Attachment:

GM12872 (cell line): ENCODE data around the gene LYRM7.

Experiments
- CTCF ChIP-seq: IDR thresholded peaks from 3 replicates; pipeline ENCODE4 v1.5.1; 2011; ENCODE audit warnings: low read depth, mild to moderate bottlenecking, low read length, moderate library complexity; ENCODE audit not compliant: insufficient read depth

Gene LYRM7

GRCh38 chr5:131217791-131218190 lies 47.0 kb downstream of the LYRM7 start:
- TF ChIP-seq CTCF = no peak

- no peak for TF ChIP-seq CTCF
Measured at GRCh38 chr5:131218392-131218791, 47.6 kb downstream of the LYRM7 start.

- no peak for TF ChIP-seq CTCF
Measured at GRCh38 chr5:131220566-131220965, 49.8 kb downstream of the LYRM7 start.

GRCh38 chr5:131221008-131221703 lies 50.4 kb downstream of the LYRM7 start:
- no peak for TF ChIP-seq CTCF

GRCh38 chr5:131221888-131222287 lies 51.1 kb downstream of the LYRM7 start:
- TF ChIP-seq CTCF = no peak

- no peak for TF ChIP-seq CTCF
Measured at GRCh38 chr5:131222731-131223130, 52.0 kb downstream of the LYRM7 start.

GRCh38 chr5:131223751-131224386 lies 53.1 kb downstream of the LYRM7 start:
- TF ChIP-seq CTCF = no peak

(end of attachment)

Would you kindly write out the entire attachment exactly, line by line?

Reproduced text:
GM12872 (cell line): ENCODE data around the gene LYRM7.

Experiments
- CTCF ChIP-seq: IDR thresholded peaks from 3 replicates; pipeline ENCODE4 v1.5.1; 2011; ENCODE audit warnings: low read depth, mild to moderate bottlenecking, low read length, moderate library complexity; ENCODE audit not compliant: insufficient read depth

Gene LYRM7

GRCh38 chr5:131217791-131218190 lies 47.0 kb downstream of the LYRM7 start:
- TF ChIP-seq CTCF = no peak

- no peak for TF ChIP-seq CTCF
Measured at GRCh38 chr5:131218392-131218791, 47.6 kb downstream of the LYRM7 start.

- no peak for TF ChIP-seq CTCF
Measured at GRCh38 chr5:131220566-131220965, 49.8 kb downstream of the LYRM7 start.

GRCh38 chr5:131221008-131221703 lies 50.4 kb downstream of the LYRM7 start:
- no peak for TF ChIP-seq CTCF

GRCh38 chr5:131221888-131222287 lies 51.1 kb downstream of the LYRM7 start:
- TF ChIP-seq CTCF = no peak

- no peak for TF ChIP-seq CTCF
Measured at GRCh38 chr5:131222731-131223130, 52.0 kb downstream of the LYRM7 start.

GRCh38 chr5:131223751-131224386 lies 53.1 kb downstream of the LYRM7 start:
- TF ChIP-seq CTCF = no peak